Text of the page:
This morning I was wandering through the rich neighborhood north of Foothill on the other side of Santa Anita Ave. My mind was wandering , too , a little faster than I walk . I was looking at the mansions , listening to the latino gardeners neaten up the large yards with their noisy mowers and trimmers and blowers , wondering where the house owners are . I never see them and , so , I always wonder where they are .
I saw a little piece of metal on the road as I walked . It brought back memories from childhood . Funny how that happens . Memories swarmed . I passed the little piece of metal but I decided to go back and pick it up . I brought it home .
I picked it up because , when I was a kid , I would have picked it up . These things were treasures for us kids back in those days .
It’s a slender steel bristle from a street-cleaning brush . The street cleaner has a large rotating cylindrical metal-bristled brush noisily slapping the crud on the asphalt as the vehicle drives slowly along . I haven’t seen one of those vehicles in several years . I wondered if maybe the city discontinued the service; but now I think : except in the rich neighborhood . The rotating brush never seemed to ever clean anything anyway . Maybe the sweeper sloosh , sloosh , slooshes around the rich neighborhood still , bothering nobody , cleaning nothing , but nevertheless going through the motions , putting in time , feeling useful . The rich guys’ properties are shaped and shorn and organized carefully into yards of polished pulchritude . But , despite the evident appearances of the elusive and endangered street sweeper , the roads in the rich neighborhood look like those in my neighborhood , looking remarkably like my road’s asphalt , sandy and scraped , with a lived-on look .
My father used to detest these little flexible metal toys we’d find on the road . They were dangerous . They’re flexible with somewhat sharp edges . A kid could bend one of these , then maliciously let it go , and it would spring out and fly recklessly through the air at high speed . I can hear my dad : ” You could lose an eye like that !” None of my friends ever did , but my dad was right ; you could lose an eye like that . We did fling those things hazardously at one another , aggressively , causing various other injuries to each other besides losing an eye .
I think that cities must have swept the streets more often in those days . It seems to me that those little metal shards were lying around all the time , on every street , when I was a kid . Maybe they are still lying all around . Maybe kids still find them when , to adults , they are unseen . Could it be ? And , maybe kids are no longer interested , these days , in picking some discarded scrap of junk off the street to make it a toy , to test it for potential uses , inventing low-tech , perhaps foolish , forms of simple entertainment . We were so unsophisticated back then , I suppose , but easily entertained .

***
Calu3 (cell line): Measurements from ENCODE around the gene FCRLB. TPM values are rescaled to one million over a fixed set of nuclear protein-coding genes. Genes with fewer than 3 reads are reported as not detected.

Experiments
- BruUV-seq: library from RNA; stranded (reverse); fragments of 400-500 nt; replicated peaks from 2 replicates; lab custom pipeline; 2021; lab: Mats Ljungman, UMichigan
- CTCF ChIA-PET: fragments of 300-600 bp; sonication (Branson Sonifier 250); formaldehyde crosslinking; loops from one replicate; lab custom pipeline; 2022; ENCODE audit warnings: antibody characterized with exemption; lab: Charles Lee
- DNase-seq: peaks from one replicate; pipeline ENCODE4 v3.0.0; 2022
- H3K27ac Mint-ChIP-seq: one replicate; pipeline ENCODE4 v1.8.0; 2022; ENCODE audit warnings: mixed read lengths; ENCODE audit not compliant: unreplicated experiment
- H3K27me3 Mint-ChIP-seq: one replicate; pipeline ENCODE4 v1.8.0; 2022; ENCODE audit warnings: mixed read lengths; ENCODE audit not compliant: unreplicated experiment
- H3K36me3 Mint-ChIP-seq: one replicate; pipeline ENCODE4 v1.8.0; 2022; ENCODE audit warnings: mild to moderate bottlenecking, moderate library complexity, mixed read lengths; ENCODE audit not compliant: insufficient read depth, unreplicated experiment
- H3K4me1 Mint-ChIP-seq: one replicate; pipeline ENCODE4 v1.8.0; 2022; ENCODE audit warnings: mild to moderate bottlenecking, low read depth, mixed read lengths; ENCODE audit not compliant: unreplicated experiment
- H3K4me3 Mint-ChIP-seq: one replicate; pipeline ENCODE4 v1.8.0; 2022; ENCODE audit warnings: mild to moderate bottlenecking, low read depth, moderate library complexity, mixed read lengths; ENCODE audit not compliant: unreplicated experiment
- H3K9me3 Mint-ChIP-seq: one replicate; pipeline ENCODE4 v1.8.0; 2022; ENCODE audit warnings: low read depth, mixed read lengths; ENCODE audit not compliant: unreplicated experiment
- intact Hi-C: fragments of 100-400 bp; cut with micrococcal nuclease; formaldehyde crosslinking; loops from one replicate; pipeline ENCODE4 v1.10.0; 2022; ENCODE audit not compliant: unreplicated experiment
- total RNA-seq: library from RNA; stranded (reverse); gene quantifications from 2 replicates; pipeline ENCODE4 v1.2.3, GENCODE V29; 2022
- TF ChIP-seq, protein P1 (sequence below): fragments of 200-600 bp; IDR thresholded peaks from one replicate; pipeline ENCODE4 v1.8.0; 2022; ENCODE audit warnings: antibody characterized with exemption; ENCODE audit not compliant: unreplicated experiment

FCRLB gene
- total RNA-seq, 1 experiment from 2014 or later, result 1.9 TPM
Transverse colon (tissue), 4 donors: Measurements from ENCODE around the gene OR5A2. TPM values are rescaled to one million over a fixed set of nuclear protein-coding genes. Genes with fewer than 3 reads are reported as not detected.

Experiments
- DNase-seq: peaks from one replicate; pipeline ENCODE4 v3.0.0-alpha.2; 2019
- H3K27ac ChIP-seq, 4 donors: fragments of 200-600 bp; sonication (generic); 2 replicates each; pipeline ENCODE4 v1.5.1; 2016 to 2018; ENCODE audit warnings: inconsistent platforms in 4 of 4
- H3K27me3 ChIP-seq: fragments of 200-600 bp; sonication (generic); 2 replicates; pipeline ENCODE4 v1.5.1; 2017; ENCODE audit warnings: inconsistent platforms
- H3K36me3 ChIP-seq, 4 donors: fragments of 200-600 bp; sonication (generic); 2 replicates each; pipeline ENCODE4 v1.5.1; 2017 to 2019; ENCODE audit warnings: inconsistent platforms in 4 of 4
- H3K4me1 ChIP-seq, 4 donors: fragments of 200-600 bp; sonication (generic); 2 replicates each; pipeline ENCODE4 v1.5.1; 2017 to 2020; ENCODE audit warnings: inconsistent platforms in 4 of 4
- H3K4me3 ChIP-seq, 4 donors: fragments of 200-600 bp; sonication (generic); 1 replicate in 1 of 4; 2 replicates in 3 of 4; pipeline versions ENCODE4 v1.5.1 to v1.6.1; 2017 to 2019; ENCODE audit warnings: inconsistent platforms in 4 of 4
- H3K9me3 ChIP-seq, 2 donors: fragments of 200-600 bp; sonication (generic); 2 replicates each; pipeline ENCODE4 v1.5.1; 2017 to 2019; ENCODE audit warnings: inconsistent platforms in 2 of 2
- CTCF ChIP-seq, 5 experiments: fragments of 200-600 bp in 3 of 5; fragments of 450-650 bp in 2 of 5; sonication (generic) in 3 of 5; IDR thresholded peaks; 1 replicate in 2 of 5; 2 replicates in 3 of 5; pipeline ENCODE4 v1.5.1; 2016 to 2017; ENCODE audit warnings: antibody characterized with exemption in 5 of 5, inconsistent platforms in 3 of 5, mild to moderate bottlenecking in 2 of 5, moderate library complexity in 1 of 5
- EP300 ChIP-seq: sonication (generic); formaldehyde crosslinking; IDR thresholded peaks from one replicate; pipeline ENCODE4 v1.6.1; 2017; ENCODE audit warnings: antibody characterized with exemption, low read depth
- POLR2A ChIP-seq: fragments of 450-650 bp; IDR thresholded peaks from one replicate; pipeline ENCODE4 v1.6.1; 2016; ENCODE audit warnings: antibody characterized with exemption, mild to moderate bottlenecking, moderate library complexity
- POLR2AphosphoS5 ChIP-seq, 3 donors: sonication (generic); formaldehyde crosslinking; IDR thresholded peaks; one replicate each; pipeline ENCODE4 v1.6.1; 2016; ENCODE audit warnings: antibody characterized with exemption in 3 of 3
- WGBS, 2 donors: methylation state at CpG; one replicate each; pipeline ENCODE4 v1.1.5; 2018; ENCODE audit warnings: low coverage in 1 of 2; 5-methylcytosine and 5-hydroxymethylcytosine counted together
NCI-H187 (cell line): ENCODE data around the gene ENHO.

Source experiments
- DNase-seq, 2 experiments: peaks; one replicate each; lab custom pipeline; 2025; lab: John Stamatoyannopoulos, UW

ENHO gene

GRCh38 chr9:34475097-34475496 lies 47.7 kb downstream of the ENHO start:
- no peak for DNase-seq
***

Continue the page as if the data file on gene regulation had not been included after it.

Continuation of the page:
I suppose I have had rich guys on my mind recently . I’ve been reading a book titled THE GREAT LOS ANGELES SWINDLE written by a man named Jules Tygiel and published in 1994 . In the 1920s many of the L.A. elite traded stocks and made money , legally and otherwise , investing in what was called Julian Pete stock . A self-promoter named C.C. Julian started an oil company when oil wells in the L.A. area became a big deal , and later , a mining company , and he roped in the big money men who made quick money questionably on Julian Pete stock deals until the whole scam fell apart . Old man Flint was one of the investors . Motley Flint was the guy who started the upscale city of Flintridge , just north of L.A. My thoughts were wandering , as I’ve said , while I was walking this morning , toward Motley Flint , Julian Pete , the 1920s L.A. underworld , and wealth in general .
Wealth is a relative concept , after all . Some of these guys involved in the Julian Pete swindle had , and admitted that they did, more money already than they could spend . But , they wanted more . C.C. Julian and others were there to promise them more , to promise easy profits on sure-thing investments . The investments seemed so good and paid off so well that they never seemed honest . But nobody asked many questions . Just bask in your incredible luck and don’t ask too many questions ! And they did . And they didn’t . And they counted their money . And they all must have lived in big houses , as big as these , surrounded by their rose gardens and iron gates and manicured acres of lawn , in places more exclusive , yet similar , to where I am this morning , in Beverly Hills and in Pasadena and in Flintridge .
The subtitle of the book I’m reading is OIL , STOCKS , AND SCANDAL DURING THE ROARING TWENTIES . These shenanigans didn’t end in the twenties , though . Does the name Bernie Madoff ring a bell ? But , I’m just talking through my hat . I don’t comprehend money matters , especially at the rich guy level . I just wonder . I wonder where all the people who live in these huge houses are . Are they in there , I wonder , or are they out in the world doing business , making profitable deals as , simultaneously , I wander along their streets, making no deals , gaping often impertinently at their front facades ? I walk along , treading the asphalt of their streets , because there are no sidewalks . The unwritten , needless , invisible signs in a place like this clearly say PRIVATE . KEEP OUT .
Kids could play softball or kickball on these streets . It’d be great ; the roadways stretch wide and are almost deserted . Windows are so far from the curbs in this neighborhood that no ball would threaten them . But , no one plays in the streets here and never have , I suspect..